Available for $4.99 from the BlackBerry App World.

9. BerryBuzz

The blinking red LED of a BlackBerry is a well-known taunt and one might say the source of the addictive personality BlackBerry owners seem to develop. You don’t know who the e-mail is from, so maybe it’s really important. You should probably check it right away. Of course, that LED can blink blue if it’s connected to something via Bluetooth, or green if for some reason you want a coverage indicator, but the customizing stops there. Luckily, the same guys who made BerryReader (above) started off with BerryBuzz, which lets you customize what kind of colours the LED blinks when you get correspondence from specific contacts. Not only that, BerryBuzz can also provide custom notifications for other apps, like BBM, Facebook, Twitter, and plenty of others. Different alerts can be set for incoming calls, e-mails, or texts, along with different vibration modes.

BerryBuzz is a simple enough concept, but full-realized and fleshed out. I would half expect RIM would even build this kind of customizability into their native Profiles manager for ringtones, but that’s probably wishful thinking.

Available for $5.99 from Mobihand.

10. 7digital

Lastly, we have the 7digital music store. There are plenty of mobile music apps on BlackBerry (like Pandora listed above), and even specifically ones that let you buy tracks over the air from a wide selection, but what really sets 7digital apart is its user interface. When you launch the app, the side convenience keys are temporarily re-mapped to open up 7digital’s custom menus. 7digital can also effectively be your new media player, so that your shopping experience is well-integrated with your listening one.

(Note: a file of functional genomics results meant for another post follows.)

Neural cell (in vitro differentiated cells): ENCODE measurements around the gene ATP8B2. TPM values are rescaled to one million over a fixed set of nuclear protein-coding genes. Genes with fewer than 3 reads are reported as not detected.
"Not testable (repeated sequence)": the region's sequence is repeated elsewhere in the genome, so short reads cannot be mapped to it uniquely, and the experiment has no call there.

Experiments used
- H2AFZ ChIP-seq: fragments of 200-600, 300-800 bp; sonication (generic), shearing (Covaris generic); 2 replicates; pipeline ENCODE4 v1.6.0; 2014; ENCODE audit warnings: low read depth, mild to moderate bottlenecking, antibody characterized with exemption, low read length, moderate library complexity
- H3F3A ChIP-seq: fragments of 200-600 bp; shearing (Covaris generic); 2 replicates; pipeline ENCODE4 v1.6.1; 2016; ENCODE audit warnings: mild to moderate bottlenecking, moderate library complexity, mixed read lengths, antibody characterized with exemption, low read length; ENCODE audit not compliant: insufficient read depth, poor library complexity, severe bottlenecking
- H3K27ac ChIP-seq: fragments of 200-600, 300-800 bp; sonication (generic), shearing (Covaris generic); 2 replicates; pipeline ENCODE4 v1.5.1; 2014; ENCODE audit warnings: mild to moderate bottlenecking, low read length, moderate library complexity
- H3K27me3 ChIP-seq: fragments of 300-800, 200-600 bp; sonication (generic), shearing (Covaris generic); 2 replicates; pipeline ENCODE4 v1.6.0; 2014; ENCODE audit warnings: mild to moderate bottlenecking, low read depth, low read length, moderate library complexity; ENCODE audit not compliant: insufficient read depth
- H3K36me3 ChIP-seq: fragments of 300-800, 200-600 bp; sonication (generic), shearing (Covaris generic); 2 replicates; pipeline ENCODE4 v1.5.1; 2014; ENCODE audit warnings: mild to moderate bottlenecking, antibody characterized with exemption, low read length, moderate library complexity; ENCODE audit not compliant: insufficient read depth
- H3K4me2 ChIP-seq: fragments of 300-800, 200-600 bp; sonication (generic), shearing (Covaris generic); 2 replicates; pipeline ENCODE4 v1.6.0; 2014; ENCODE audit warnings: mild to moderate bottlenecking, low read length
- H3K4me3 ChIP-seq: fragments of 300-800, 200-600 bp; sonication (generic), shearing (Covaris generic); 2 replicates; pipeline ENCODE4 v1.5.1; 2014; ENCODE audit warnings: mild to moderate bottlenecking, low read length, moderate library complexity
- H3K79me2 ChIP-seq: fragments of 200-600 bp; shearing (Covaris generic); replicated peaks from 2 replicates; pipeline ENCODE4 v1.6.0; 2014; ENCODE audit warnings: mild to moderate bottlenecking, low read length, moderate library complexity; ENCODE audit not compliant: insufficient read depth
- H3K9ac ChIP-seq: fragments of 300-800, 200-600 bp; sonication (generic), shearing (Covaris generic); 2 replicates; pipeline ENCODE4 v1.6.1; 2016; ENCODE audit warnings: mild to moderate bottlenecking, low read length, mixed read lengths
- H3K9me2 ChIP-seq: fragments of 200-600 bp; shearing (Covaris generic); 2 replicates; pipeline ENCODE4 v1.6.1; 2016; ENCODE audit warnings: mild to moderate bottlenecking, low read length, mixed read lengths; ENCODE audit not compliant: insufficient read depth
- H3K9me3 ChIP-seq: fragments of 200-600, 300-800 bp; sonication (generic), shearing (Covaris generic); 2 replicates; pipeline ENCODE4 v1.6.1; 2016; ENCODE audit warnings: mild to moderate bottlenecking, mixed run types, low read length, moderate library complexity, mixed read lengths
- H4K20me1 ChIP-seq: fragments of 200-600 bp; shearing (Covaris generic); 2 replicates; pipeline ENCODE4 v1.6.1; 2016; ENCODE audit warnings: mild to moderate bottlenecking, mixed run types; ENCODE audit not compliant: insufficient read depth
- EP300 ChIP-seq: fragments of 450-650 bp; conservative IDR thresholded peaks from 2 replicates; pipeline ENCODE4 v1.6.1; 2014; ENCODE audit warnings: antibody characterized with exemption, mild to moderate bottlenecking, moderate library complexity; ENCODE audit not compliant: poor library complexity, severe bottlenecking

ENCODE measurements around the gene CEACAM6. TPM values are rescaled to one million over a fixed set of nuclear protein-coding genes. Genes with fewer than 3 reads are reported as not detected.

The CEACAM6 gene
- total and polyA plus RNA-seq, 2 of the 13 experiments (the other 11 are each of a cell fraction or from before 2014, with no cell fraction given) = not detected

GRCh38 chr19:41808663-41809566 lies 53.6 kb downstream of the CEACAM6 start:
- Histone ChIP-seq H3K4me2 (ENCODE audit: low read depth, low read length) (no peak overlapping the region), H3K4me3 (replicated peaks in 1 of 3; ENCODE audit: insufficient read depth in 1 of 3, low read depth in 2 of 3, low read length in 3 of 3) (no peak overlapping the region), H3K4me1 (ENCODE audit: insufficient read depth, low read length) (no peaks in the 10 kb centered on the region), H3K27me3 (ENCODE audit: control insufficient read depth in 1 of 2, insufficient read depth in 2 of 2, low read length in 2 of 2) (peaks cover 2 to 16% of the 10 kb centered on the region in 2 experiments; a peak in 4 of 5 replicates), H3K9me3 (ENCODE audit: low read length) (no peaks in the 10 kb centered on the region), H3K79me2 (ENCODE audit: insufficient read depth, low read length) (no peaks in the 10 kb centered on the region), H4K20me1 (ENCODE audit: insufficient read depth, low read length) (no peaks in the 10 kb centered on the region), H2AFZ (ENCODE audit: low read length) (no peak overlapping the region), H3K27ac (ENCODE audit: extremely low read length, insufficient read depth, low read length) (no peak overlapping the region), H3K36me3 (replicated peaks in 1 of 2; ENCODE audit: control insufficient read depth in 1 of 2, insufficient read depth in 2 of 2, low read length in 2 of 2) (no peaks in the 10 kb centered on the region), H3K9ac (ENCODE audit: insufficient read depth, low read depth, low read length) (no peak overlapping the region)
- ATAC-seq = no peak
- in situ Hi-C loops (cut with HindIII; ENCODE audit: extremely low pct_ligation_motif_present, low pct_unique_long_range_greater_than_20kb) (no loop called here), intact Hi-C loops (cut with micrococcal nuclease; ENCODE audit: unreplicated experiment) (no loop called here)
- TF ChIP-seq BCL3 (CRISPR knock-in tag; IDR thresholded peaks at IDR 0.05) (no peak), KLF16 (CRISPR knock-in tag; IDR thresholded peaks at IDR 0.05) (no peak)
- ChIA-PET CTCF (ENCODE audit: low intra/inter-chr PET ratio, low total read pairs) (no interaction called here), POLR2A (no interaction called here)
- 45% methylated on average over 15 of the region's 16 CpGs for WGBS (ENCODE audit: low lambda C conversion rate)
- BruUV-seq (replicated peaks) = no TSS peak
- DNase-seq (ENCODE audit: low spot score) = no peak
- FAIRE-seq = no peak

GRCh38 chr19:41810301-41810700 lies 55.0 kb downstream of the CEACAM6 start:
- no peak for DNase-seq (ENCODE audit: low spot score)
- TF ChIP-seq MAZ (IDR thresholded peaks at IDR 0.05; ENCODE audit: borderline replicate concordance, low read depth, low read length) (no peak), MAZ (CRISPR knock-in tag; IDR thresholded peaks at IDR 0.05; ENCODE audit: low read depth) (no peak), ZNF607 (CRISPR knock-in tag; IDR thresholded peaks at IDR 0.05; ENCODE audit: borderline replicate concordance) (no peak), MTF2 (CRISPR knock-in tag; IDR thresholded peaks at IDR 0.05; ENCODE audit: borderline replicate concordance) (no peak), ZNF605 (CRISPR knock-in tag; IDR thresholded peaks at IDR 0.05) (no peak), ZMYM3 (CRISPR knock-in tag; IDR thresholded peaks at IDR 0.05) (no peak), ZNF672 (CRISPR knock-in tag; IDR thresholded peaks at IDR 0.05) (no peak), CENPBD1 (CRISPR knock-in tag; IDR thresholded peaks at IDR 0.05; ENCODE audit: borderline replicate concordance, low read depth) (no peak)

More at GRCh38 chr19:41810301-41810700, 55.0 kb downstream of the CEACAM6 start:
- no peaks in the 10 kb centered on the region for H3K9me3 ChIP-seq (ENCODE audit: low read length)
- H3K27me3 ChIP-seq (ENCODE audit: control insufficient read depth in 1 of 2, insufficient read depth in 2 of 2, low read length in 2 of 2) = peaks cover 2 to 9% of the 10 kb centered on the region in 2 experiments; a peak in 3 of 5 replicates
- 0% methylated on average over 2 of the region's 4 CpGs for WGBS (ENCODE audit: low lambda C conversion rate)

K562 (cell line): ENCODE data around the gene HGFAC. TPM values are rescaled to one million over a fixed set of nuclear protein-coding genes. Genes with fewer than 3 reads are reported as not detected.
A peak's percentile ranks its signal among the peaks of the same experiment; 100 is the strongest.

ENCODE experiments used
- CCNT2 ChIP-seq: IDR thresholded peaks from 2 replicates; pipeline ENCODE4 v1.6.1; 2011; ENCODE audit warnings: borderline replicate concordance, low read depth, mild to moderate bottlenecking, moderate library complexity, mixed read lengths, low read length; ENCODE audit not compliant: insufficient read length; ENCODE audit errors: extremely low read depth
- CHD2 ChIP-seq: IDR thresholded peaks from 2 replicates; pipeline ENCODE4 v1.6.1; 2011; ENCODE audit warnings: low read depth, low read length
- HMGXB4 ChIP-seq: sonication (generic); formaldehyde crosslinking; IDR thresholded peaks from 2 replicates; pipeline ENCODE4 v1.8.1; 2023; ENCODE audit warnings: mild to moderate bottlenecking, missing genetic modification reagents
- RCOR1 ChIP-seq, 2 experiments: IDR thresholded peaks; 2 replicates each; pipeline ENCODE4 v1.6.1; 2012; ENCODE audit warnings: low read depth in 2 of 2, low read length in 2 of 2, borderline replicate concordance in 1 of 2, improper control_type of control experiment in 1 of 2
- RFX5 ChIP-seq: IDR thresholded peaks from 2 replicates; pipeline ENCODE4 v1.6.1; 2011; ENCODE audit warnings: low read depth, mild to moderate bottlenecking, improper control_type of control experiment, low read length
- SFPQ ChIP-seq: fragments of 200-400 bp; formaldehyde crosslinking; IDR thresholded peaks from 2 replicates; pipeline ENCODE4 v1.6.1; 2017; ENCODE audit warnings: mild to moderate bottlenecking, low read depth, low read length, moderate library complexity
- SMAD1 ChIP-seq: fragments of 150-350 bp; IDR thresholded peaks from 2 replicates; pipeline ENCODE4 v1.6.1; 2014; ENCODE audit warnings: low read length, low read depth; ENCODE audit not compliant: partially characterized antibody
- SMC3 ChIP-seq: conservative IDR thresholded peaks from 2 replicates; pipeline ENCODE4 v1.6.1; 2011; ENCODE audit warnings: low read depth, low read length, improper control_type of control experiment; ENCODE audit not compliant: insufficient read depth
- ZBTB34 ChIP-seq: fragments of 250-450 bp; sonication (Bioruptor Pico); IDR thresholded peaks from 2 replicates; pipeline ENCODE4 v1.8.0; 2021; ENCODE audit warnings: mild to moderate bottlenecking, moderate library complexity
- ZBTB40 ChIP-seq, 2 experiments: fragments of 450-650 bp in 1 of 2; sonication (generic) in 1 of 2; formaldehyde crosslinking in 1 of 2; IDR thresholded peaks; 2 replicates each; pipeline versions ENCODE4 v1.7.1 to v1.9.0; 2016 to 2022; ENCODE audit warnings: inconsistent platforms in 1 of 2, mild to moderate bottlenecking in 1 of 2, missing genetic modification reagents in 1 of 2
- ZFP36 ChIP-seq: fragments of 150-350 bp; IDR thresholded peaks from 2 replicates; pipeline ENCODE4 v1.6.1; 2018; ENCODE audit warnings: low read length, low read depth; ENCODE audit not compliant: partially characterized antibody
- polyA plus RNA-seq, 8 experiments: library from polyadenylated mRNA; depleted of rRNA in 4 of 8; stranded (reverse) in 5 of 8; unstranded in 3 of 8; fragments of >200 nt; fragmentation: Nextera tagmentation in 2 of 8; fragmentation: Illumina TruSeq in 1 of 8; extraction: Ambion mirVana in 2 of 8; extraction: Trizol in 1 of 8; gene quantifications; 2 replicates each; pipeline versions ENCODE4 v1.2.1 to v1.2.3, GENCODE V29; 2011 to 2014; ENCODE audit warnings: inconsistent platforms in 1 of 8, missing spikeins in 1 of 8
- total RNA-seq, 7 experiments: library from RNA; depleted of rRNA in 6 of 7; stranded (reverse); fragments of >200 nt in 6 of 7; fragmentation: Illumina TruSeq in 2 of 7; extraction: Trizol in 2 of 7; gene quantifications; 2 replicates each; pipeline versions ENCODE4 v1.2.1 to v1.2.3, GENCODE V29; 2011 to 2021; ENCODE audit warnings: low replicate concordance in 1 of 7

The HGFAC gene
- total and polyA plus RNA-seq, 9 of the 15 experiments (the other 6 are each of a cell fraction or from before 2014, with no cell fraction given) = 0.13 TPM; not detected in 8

7digital started out as a web-based music store, so you’ve got the option to buy on the big screen too. Personally, I would rather be spending my money on an all-you-can-eat subscription, but if you’re hunting and pecking for specific tracks, I’d suggest 7digital.

Available for free from the BlackBerry App World.

Although I like to think I’m judge, jury, and executioner when it comes to BlackBerry app quality, there are plenty out there that I haven’t seen; is there an app that you think should be on the top 10 list of BlackBerry apps for this year? Maybe some on here you disagree with? Let us know in the comments!

  • Guest

    “App World and the overall BlackBerry application ecosystem might seem a little scarce compared to what’s available in the Android Market and iPhone App Store, but it’s still busier than the webOS App Catalog, and definitely the BlackBerry App World.”

    Uhh…what?

    • http://www.intomobile.com/ Simon Sage

      Thanks for spotting that, must have got lost in the sea of app stores.

  • http://www.free-iphone-apps.com Free iPhone Apps

    Im with the previous comment regarding app selection versus iPhone and Andriod. Are all of thier apps paid or do they free ones too?